Reuters in-depth reporting highlights our work

Reuters released the results of a more than year-long investigation into climate change, fish, and fisheries called Ocean Shock that we supported throughout. The data in their visualizations are from OceanAdapt and their summer flounder story builds from our NSF-funded Coastal SEES research with Kevin St. Martin, Bonnie McCay, Eli Fenichel, and Simon Levin. We’re all excited to see Mo Tamman and the rest of the team’s wonderful storytelling and science communication skills brought to bear on this important issue!

Communities respond within a year to temperature variation

Map of survey area with sub-regions colored by magnitude of long-term change in CTI in spring.

Patrick’s paper from his MS is now online early at Ecography! He studied temporal change in community composition across the Northeast US continental shelf and found that changes through time could be explained by species associations with bottom temperature. Measured as the Community Temperature Index (CTI), composition changed by about one third of a degree (°C) for every 1 °C increase in bottom temperature on average. Species have non-linear responses to changes in temperature, however, and these nonlinearities scaled up to a nonlinear relationship between composition and temperature.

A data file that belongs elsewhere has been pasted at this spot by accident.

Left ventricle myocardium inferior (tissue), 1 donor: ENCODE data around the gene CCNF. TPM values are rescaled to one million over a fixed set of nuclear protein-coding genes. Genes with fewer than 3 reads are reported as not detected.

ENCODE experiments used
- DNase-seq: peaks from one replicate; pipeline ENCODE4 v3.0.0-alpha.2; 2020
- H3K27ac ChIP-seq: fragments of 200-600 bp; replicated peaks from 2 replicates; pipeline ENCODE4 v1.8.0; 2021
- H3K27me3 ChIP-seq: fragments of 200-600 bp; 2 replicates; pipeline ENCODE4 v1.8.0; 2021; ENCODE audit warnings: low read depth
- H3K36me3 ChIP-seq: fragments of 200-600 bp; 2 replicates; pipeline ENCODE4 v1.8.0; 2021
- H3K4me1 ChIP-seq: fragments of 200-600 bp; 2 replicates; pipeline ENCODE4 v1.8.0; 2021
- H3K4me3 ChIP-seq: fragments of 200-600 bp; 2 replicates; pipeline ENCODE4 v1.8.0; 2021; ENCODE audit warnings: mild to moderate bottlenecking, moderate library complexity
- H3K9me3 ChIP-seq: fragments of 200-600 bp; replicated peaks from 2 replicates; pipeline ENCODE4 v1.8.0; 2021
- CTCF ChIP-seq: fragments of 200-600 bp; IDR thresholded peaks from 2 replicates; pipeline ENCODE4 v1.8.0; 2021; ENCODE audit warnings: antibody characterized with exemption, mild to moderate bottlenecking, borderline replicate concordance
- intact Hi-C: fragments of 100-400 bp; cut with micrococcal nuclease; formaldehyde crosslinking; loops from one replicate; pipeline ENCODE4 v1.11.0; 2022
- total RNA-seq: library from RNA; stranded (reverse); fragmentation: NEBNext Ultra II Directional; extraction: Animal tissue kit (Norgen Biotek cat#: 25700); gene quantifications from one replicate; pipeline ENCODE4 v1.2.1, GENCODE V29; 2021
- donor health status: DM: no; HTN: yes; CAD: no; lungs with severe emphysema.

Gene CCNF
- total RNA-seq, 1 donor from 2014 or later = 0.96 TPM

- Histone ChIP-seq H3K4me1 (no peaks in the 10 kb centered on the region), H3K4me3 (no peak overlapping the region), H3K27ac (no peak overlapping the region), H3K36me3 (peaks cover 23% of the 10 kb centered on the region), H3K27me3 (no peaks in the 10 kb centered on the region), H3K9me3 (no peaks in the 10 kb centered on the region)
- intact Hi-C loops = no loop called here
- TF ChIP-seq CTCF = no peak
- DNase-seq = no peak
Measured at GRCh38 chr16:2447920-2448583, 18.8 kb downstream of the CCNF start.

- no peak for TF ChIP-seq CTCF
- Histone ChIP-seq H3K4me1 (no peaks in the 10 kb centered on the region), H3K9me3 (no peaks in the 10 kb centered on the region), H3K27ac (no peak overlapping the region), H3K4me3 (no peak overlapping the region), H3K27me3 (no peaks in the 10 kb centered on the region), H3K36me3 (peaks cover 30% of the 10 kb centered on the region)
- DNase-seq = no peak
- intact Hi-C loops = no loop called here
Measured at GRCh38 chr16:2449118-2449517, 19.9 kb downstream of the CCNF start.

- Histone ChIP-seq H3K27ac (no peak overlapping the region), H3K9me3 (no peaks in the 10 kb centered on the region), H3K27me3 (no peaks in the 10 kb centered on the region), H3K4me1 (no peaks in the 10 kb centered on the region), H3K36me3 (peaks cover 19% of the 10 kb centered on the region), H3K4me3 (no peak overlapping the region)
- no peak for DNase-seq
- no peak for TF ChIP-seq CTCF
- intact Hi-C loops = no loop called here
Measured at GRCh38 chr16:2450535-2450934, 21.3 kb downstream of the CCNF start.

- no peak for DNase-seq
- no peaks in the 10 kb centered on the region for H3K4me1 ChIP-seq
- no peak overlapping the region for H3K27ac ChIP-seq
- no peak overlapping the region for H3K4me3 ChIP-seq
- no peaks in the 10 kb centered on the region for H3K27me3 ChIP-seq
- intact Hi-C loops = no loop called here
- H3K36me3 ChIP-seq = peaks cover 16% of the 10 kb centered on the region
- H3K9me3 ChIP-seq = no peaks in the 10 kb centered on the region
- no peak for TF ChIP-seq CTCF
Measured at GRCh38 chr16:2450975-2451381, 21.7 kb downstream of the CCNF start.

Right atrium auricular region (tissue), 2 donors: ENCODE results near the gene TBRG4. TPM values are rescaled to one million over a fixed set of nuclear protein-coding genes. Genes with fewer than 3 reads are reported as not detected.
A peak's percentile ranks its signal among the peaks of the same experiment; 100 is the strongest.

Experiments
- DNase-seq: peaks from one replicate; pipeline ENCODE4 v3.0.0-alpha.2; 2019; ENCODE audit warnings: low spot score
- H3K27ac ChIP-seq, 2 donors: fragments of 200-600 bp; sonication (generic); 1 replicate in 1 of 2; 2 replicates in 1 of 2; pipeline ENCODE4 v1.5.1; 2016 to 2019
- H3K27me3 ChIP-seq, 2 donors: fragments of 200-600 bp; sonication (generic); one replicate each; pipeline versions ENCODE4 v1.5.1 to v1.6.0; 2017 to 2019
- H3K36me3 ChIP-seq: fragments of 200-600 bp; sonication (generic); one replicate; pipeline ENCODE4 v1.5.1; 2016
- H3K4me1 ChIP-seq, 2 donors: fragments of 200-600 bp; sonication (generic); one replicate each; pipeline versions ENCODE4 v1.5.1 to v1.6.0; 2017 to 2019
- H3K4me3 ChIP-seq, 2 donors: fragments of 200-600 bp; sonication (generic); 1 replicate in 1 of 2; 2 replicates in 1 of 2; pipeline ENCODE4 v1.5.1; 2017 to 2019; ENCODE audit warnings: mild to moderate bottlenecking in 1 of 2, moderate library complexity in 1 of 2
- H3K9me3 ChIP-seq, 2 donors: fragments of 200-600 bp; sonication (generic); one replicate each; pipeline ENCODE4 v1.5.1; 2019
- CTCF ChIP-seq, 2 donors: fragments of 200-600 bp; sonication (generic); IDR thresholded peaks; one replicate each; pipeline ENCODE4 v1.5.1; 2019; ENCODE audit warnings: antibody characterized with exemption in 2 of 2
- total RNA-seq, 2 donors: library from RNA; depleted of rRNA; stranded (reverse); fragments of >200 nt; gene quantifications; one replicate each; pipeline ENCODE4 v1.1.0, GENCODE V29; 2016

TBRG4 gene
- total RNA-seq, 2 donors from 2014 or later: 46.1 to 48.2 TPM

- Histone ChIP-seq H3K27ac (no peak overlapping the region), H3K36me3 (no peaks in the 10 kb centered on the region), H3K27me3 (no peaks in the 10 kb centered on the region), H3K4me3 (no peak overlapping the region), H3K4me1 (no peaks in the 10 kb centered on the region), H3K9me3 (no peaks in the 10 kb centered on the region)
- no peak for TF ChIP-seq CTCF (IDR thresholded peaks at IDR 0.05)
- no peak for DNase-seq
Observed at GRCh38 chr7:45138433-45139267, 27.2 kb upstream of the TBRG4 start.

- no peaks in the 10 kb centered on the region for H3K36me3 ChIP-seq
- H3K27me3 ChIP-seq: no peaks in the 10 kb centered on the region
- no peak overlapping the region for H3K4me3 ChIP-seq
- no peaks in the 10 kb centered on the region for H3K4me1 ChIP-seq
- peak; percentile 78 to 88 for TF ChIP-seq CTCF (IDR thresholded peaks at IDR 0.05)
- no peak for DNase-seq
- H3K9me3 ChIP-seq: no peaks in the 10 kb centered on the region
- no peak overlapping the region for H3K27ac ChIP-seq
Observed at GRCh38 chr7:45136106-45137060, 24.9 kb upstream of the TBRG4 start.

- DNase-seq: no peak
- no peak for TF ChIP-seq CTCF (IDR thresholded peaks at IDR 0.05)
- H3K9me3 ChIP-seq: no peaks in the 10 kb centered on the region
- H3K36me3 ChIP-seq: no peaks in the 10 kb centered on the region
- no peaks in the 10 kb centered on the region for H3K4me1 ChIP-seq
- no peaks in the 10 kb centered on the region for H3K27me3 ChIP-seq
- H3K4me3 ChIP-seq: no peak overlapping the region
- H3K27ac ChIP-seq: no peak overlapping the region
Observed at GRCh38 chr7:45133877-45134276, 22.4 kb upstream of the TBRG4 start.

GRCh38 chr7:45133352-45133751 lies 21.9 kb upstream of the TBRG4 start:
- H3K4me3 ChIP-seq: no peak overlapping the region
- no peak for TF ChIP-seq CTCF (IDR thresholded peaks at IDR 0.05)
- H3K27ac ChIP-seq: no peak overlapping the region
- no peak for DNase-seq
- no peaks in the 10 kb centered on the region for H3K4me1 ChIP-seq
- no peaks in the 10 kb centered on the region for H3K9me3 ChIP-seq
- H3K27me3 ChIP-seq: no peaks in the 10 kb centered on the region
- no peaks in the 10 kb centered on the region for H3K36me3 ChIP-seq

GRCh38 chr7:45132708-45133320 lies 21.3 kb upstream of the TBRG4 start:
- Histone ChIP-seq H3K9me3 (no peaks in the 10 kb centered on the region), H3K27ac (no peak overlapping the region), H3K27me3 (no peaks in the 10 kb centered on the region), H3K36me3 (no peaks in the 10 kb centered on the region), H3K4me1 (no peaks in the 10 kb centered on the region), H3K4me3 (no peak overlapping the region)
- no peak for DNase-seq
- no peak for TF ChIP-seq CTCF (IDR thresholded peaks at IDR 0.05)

Science Policy Forum: climate change may spark global fish conflict

Our paper in Science out today, “Preparing ocean governance for species on the move” is available here or in Spanish here.

News coverage:

Ocean currents shape the geography of life in the Coral Triangle

Coral dispersal in an oceanographic model for the western tropical Pacific

In a new paper published online today in Progress in Oceanography, Diane Thompson and collaborators (including Malin) show how ocean currents transport coral larvae throughout the western Tropical Pacific, and how the barriers posed by these currents have helped shape where species are found.

Link for free access until July 27, 2018 is here.

Thompson, D., J. Kleypas, F. Castruccio, E. Curchitser, M. L. Pinsky, B. Jönsson, and J. Watson (2018). Variability in oceanographic barriers to coral larval dispersal: do currents shape biodiversity? Progress in Oceanography 165: 110-122 doi: 10.1016/j.pocean.2018.05.007

Warming Waters Push Fish To Cooler Climes, Out Of Some Fishermen’s Reach: Paper in PLOS ONE by Jim, Becca, and Malin!

Jim, Becca, and Malin’s paper, Projecting shifts in thermal habitat for 686 species on the North American continental shelf, was published in PLOS ONE last week (and featured in their Climate Change Channel). The paper details how species’ habitat will shift to cooler waters in the face of climate change.

Researchers projected the habitat shifts under a high-emissions scenario and a low-emissions scenario.

Press coverage included